At some point, maintaining focus becomes so effortless that we no longer need any willpower. We can just fully relax and let everything be as it is, while at the same time having a naturally quiet mind. This is the perfect foundation for practicing open awareness and contemplative meditation. It allows us to realize what is actually true within us.
Open Awareness Meditation
There are many names that all point to this same practice. Some might call it: do nothing meditation, letting go meditation, true meditation, pure awareness meditation, open monitoring meditation, non-dual meditation, non-directive meditation, or awareness of awareness meditation. And the list goes on.
The paradoxical aspect of this “technique” is that it is about not using any technique in the first place. We could call it the effortless effort. The practice with no direction, no guidance, no boundary. It is about completely letting go of control, about fully surrendering to the present moment. It is about being, instead of doing. This means that even having the intention to focus or contemplate on something is already one step too far.
You might wonder: but what do I do then? Do I just sit down and do nothing?
The tricky thing here is that even asking what to do, or how to do nothing, is coming from the mind and thus already rooted in the realm of doing. There is really no way to do it. The only way is to go beyond doing, and into a state of being. A state of open awareness.
For many people this might make no sense. How should we approach something with no idea of what to do or how to do it? To comprehend this paradox, we first need our own direct experience of what it feels like to just be. It is impossible to get there intellectually.
When we have no prior experience with other forms of meditation, like concentration meditation, we often lack the reference of what these words really point to. And when we do this practice without having a calm mind, without being grounded in the present moment, we probably just get lost in our thoughts without being conscious of it at all. This is the reason why it is sometimes referred to as a more advanced technique.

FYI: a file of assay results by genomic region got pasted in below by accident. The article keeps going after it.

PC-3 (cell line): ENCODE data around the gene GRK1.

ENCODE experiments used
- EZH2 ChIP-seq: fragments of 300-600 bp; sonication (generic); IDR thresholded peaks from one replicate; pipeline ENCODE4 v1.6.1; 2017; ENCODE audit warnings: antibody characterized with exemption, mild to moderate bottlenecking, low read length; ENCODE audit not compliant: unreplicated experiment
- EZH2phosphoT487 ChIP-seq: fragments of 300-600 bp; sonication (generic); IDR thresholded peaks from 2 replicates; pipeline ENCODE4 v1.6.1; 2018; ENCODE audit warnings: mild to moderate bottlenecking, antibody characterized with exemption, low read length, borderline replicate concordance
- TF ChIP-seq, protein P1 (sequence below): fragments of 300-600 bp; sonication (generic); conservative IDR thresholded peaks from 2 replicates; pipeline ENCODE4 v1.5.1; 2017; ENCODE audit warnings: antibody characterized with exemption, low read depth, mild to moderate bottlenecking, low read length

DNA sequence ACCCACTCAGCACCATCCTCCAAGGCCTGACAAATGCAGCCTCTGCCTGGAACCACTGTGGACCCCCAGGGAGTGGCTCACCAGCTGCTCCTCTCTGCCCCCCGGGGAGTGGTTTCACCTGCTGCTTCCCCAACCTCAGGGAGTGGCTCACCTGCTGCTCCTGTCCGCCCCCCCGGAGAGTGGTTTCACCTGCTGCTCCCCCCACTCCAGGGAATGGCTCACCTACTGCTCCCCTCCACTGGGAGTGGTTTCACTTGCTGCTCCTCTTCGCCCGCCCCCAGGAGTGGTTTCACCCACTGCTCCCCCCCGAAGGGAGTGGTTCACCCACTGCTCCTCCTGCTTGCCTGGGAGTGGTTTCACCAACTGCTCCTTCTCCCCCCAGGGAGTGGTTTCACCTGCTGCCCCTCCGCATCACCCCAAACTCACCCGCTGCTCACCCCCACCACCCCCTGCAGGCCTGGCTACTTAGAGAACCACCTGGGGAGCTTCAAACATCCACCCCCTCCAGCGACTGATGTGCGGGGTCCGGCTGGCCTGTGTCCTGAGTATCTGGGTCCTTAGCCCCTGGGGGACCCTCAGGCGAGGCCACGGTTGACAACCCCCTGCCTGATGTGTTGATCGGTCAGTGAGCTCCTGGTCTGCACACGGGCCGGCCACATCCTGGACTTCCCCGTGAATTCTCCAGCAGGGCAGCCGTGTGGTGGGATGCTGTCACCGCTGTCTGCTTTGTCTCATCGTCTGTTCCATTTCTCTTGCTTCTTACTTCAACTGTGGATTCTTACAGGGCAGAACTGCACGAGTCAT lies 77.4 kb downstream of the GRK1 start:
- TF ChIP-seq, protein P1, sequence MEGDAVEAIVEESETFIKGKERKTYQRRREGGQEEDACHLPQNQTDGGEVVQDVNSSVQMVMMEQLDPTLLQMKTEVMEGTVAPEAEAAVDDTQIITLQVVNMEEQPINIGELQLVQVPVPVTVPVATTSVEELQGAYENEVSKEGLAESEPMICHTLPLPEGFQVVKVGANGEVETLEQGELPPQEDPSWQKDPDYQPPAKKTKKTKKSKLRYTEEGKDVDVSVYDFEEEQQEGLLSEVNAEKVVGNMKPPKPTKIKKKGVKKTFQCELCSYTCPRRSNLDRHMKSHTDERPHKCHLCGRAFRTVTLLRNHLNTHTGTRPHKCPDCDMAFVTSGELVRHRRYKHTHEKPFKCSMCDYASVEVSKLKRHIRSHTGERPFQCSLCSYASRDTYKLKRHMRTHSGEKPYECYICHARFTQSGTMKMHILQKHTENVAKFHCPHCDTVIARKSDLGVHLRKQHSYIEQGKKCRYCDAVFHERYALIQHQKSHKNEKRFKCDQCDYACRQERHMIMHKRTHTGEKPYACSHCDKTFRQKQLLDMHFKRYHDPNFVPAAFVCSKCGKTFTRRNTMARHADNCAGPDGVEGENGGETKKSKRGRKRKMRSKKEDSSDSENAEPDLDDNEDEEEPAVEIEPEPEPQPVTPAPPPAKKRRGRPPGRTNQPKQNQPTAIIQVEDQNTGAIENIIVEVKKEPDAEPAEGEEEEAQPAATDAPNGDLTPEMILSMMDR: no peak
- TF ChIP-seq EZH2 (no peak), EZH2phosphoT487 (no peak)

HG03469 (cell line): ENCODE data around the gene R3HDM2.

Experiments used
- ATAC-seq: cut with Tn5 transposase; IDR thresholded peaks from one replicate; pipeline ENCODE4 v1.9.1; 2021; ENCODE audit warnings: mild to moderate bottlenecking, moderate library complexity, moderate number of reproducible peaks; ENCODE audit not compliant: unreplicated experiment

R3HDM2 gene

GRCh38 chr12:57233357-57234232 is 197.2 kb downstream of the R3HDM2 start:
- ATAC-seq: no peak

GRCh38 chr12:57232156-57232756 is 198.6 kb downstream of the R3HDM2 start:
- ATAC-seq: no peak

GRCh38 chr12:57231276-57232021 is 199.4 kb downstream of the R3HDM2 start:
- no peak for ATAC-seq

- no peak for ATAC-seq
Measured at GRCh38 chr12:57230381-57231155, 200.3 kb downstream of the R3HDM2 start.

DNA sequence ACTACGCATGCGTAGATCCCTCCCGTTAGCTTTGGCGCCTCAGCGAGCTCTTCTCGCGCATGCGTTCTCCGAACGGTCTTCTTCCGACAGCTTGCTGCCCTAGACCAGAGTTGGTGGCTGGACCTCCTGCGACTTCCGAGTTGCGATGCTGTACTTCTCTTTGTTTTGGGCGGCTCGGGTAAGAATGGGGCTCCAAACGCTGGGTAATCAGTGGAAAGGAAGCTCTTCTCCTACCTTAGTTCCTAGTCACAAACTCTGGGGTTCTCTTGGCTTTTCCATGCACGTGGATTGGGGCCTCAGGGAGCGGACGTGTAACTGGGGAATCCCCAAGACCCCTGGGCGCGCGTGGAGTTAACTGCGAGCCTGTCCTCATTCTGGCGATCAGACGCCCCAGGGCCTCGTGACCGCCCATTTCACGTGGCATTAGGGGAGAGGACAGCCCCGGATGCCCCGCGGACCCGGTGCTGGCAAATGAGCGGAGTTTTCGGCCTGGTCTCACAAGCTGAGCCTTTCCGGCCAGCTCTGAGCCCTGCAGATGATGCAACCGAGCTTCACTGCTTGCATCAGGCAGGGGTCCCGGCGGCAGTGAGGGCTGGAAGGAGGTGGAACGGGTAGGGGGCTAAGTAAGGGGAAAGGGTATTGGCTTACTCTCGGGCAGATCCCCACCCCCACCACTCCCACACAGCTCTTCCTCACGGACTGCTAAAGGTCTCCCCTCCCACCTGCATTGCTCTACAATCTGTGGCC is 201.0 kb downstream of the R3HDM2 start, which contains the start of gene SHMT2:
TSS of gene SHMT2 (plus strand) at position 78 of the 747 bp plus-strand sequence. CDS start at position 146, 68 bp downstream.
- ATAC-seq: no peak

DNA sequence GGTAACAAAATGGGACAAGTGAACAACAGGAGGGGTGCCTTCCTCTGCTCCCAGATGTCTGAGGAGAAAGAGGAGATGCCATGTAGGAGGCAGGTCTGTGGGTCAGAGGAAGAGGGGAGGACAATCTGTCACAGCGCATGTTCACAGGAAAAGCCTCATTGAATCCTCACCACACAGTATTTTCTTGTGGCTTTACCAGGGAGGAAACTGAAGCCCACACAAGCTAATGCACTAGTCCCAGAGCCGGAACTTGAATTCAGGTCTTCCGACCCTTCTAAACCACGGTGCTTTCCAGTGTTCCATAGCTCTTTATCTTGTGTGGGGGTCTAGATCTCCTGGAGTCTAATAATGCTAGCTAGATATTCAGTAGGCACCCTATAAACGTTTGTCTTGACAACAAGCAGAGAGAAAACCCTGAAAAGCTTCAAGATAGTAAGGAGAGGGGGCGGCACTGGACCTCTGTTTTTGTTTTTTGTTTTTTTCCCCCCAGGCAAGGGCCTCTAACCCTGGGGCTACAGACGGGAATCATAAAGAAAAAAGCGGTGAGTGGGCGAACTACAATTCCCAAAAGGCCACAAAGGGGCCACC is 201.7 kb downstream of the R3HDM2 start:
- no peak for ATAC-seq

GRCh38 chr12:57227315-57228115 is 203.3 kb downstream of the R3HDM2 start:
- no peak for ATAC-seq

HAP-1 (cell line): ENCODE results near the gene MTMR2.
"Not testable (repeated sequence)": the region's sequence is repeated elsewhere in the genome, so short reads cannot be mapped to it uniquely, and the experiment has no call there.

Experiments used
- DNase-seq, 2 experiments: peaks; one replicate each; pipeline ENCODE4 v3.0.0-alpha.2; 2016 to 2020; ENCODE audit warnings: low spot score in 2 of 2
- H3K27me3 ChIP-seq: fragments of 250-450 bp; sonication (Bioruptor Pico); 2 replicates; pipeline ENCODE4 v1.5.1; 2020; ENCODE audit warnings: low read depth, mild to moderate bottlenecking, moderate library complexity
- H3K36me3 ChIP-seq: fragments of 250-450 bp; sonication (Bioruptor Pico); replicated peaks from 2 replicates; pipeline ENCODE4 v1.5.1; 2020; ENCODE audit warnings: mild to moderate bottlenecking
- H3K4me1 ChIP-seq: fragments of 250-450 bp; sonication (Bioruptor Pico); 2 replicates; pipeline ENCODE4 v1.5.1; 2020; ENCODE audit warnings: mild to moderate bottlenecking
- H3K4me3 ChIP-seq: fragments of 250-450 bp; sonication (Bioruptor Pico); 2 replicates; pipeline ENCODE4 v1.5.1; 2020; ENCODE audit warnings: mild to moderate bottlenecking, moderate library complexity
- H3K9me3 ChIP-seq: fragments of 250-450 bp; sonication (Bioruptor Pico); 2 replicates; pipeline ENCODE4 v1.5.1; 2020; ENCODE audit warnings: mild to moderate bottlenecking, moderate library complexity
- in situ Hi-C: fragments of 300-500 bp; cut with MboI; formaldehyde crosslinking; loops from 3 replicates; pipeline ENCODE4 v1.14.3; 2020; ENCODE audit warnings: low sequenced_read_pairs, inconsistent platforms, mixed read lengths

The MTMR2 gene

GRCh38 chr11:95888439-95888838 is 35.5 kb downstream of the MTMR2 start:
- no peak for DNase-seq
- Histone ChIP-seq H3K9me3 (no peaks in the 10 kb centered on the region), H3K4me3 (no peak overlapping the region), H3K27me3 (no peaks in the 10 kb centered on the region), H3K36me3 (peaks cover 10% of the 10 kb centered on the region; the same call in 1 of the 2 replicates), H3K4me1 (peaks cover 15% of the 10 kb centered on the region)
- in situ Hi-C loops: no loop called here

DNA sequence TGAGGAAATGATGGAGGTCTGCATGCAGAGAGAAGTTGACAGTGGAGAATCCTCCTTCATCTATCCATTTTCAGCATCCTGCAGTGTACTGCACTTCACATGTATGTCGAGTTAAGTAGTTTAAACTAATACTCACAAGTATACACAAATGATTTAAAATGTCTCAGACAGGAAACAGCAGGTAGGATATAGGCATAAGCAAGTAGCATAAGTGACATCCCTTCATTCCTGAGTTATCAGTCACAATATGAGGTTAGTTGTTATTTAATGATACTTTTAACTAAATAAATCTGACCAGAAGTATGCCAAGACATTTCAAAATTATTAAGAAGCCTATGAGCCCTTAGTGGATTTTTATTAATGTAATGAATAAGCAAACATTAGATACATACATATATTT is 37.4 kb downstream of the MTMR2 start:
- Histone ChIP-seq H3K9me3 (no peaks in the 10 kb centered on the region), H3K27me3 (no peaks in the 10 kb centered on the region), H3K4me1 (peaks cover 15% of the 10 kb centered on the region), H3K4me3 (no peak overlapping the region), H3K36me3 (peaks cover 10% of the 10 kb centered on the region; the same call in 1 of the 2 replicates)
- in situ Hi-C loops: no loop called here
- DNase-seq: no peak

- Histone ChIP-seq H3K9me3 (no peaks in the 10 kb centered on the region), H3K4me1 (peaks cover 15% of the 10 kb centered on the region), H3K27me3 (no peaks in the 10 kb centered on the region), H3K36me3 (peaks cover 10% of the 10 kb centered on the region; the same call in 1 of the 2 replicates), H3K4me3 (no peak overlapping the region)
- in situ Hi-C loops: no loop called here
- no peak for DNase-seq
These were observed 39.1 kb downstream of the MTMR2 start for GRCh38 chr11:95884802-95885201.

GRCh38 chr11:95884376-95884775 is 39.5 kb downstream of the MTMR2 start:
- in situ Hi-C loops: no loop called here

Although it is not really possible to explain in more detail how we can approach this practice, there are still certain things we can do to at least create an environment in which this state of open awareness occurs more naturally.
Since our minds somehow need an intention to start with, the first thing we can do to initiate this meditation is to fully relax our attention. Allow every experience to arise, with no interference, no judgment, no resistance. Let your awareness rest on whatever it naturally wants to rest. Free yourself from any internal resistance against the present moment. If you become aware of any intention to control something in your experience, drop it. Just let everything be as it is. Let whatever happens happen. Ease into a state of pure acceptance, pure awareness, pure being. Be the openness, the emptiness, the silence. Be the container of all your experiences. This is where the duality we use for the concentration meditation, between the observer and the observed, collapses – and we get into a state of union.
This all might sound too abstract or esoteric for some people. However, I do not want you to just believe those words, but to be open to the possibility that they point to something everyone can experience for themselves.